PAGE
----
There’s Finally a Way to Make Red Food Dye Without Crushed Bugs

Do you enjoy a nice strawberry milkshake? How about a scrumptious red velvet cupcake? Ever grab some red gummy bears? If so, you might not realize where that red color actually comes from.

Dead insects are the source, and you’ve been eating them for years. Soon, though, you’ll never have to do that again.

Red is a notoriously difficult color to recreate for dye purposes. Food coloring producers decided to rely on carmine — female cochineal insects — which they dry and crush, as in the video below:

Carmine is also known as cochineal, cochineal extract, crimson lake or carmine lake, natural red 4, C.I. 75470, or E120. Cochineals are harvested mainly in Peru and the Canary Islands. Because the cochnineals love hanging out on prickly pear, they’re frequently found in cacti plantations.

After harvesting, the insects are sun-dried and crushed. An acidic alcohol solution turns the powder into carminic acid.

It reportedly takes 70,000 individual insects just to make one pound of red food coloring. Carmine is also used in artificial flowers, paints, crimson colored ink, cosmetics and medications.

You might remember the 2012 brouhaha when consumer pressure convinced Starbucks to stop using carmine in its Strawberry and Creme Frappuccino. Once you know you’re eating bugs, you just want it to stop, right? Non-vegans, maybe this makes you understand the vegan plight a little bit, eh?

Until about 2009, the Food and Drug Administration didn’t require carmine to be specifically listed on ingredient labels. It hid there under names like “artificial color” or “color added.” You might’ve had no idea that carmine was an ingredient in your food or drink.

However, carmine causes severe allergic reactions in some people. Allergies affected enough people that the FDA began to require carmine to be included by name in ingredient lists.

Jacob Dalmose Rasmussen, vice president of commercial development at Chr. Hansen Natural Colors, tells Foodnavigator:

Strawberry red is a popular shade for food products—from cakes to confectionary to milkshakes. But until now, it has been nearly impossible to make a fire-engine red color with no risk of off-taste without using carmine. And as consumers move toward vegetarian and vegan food choices, the need for a carmine alternative has become more pressing.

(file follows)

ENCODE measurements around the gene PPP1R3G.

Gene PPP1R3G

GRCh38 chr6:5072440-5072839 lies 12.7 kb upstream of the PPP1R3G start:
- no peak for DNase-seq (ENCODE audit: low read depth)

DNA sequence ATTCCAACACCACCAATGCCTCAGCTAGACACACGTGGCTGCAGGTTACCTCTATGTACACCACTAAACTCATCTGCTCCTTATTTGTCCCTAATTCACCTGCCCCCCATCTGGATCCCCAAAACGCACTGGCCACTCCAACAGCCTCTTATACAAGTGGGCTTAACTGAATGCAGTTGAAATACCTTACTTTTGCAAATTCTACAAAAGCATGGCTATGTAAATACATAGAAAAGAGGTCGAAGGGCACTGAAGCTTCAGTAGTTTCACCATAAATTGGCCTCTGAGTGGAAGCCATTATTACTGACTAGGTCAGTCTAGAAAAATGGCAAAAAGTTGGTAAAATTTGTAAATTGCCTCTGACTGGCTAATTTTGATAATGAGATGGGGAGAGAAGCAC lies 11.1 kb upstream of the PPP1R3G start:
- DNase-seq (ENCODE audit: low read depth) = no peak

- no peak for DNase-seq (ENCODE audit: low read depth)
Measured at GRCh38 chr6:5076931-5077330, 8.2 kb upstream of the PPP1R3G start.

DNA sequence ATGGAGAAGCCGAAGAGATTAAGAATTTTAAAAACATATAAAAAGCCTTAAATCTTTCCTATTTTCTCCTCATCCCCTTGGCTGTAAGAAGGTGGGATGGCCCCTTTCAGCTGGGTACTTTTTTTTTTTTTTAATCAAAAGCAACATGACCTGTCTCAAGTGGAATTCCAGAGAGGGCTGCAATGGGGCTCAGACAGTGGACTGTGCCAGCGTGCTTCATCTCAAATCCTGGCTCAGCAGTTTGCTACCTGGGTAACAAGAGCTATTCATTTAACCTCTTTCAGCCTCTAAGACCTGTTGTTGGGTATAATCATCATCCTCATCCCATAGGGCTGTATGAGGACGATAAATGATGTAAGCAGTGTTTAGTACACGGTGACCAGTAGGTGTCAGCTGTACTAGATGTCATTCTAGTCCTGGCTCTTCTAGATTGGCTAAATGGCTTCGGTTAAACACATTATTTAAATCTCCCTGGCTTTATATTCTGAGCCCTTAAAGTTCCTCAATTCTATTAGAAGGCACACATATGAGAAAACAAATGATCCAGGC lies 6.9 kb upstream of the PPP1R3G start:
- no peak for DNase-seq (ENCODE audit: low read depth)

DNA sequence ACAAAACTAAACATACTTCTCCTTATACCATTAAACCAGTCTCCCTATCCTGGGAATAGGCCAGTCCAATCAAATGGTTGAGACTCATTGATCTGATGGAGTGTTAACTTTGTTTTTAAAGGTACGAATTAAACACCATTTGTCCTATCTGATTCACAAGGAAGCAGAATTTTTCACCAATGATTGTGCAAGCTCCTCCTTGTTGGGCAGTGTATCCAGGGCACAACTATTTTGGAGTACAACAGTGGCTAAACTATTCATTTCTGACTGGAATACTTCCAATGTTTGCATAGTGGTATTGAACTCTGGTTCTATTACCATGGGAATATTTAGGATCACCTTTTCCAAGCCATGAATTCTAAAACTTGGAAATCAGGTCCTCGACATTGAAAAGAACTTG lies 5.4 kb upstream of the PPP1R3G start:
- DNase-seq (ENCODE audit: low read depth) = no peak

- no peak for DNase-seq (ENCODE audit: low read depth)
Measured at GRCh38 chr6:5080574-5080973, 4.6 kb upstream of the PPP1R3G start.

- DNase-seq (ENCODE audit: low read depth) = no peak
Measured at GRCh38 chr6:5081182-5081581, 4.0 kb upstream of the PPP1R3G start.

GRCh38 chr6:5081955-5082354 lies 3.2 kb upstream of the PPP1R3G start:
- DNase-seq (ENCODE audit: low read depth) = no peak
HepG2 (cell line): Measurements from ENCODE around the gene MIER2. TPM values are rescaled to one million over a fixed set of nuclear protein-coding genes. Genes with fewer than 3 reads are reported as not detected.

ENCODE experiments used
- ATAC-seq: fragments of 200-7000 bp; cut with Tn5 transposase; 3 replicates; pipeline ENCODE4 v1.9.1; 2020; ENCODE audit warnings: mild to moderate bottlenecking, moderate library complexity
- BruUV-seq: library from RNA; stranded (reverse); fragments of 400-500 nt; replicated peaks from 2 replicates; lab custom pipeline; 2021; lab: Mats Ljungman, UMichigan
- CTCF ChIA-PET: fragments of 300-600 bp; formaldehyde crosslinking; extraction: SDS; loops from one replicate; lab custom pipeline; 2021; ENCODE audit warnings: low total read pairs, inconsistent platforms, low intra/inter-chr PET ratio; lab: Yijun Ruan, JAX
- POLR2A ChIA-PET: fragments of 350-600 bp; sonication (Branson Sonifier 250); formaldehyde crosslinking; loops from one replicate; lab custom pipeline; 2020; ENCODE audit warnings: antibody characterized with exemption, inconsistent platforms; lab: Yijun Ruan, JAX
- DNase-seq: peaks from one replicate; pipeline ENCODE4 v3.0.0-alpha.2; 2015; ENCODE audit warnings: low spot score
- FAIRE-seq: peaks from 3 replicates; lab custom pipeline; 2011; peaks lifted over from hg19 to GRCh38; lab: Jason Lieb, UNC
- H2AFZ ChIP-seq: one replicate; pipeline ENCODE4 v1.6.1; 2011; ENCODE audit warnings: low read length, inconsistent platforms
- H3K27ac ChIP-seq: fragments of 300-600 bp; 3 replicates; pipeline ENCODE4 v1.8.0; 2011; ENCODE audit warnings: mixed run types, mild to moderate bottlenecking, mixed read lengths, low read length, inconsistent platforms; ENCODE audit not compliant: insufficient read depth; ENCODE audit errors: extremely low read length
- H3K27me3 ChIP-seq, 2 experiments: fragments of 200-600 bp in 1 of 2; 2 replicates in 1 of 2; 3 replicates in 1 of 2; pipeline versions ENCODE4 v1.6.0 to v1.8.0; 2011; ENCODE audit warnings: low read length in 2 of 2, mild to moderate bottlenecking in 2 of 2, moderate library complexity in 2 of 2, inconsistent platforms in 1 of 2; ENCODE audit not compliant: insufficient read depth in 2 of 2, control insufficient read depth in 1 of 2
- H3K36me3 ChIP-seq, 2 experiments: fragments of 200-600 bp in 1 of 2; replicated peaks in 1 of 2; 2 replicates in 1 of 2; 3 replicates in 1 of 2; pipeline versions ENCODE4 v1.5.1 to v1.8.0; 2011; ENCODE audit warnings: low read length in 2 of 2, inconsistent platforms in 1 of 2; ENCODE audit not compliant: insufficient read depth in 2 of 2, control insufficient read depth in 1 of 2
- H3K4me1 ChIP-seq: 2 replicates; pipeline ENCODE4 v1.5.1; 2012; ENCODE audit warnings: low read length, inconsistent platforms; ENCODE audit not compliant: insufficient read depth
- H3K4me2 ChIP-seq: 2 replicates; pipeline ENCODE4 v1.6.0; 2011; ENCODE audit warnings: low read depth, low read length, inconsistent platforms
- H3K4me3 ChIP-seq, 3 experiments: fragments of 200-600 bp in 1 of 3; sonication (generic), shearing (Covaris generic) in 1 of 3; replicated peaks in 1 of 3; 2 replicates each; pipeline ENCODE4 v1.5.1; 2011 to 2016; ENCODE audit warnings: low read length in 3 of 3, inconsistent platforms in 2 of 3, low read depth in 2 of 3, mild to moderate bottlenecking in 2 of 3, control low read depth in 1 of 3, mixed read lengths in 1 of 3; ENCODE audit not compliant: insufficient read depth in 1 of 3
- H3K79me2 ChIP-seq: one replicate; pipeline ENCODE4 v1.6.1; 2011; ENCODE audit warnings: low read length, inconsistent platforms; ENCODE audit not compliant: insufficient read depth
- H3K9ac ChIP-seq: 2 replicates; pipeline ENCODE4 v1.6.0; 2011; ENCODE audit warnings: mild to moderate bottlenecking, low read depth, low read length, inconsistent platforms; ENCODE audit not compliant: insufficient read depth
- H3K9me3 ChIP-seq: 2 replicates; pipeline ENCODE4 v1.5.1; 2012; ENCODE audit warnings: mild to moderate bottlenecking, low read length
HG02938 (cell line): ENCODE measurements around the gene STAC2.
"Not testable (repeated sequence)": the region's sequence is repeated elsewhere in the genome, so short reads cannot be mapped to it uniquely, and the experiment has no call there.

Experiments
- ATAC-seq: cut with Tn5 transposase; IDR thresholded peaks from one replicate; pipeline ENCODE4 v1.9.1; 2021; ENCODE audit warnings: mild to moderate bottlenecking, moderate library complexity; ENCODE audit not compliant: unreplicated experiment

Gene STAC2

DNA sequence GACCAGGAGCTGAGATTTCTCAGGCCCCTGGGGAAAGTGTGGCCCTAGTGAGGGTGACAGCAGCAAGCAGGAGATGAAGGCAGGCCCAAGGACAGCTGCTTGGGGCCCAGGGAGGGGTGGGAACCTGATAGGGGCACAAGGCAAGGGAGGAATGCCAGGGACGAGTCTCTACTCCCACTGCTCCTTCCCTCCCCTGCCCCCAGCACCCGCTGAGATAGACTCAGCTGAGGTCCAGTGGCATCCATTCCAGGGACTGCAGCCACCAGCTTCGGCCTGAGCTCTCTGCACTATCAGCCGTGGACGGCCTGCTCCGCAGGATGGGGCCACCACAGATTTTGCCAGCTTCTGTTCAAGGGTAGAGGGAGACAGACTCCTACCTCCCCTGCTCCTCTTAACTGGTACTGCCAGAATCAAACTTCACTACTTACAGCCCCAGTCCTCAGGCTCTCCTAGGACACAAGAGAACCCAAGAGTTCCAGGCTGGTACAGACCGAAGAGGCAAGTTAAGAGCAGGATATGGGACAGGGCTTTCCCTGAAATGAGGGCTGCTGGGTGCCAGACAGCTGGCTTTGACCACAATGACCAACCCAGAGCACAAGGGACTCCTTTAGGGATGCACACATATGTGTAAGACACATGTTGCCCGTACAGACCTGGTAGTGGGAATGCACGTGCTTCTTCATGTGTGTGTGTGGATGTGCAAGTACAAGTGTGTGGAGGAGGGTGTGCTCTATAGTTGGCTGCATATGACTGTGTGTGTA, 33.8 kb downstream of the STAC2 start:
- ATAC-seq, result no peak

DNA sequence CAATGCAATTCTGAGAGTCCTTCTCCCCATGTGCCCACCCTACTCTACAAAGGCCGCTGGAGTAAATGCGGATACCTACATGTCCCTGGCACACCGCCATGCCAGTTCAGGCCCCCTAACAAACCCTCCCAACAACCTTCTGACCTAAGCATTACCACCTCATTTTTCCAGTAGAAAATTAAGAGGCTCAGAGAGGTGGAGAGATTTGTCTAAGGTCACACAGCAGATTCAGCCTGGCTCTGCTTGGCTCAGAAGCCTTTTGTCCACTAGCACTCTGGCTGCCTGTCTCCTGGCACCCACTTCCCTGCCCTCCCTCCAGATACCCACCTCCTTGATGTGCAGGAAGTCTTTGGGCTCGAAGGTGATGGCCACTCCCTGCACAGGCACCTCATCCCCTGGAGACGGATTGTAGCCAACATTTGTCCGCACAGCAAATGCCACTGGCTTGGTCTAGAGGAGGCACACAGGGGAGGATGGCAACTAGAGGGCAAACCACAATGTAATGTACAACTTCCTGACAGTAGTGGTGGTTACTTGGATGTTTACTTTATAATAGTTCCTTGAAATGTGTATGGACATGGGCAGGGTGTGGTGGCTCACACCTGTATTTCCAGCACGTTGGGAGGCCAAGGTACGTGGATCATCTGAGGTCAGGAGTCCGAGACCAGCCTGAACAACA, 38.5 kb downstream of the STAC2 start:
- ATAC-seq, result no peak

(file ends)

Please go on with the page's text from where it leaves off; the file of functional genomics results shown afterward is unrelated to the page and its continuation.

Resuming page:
Chr. Hansen, a bioscience company based in Denmark, managed to find a way, though. Ten years of development brought forth a really red sweet potato they’re calling the Hansen Sweet Potato, or Ipomoea batatas.

hansen sweet potato

Here’s the vibrantly red sweet potato that’s changing how we color foods red. Photo credit: Chr. Hansen

It took ten years of selective breeding to bring out the potato’s brilliant red color. The company pursued creating a truly red potato because it recognized the need to begin shifting away from carmine to something less objectionable and more palatable.

Chr. Hansen has recently launched a new line of plant-based bright red food coloring called FruitMax. It’s suitable for candies, water, ice, baked goods and bakery decorations, fruit preparation and fermented milk products. All those products can now be made shades of bright red to soft pinks — and not one insect has to die.

It’s so heartening to see companies like Chr. Hansen putting a decade’s worth of work into developing an insect-free carmine alternative — especially because they recognize the growing demand for vegan products.

I never thought I’d love a sweet potato this much.

Photo credit: Getty Images

127 comments

Sophie L
Sophie L10 days ago

tyfs

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Lisa M
Lisa M13 days ago

Thanks.

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Lisa M
Lisa M13 days ago

Thanks.

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danii p
danii pabout a month ago

Thank you

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danii p
danii pabout a month ago

Thank you

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danii p
danii pabout a month ago

Thank you

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Ruth S
Ruth Sabout a month ago

Thanks.

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Ruth S
Ruth Sabout a month ago

Thanks.

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Paulo Reeson
Paulo R1 months ago

good

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danii p
danii p1 months ago

Thank you

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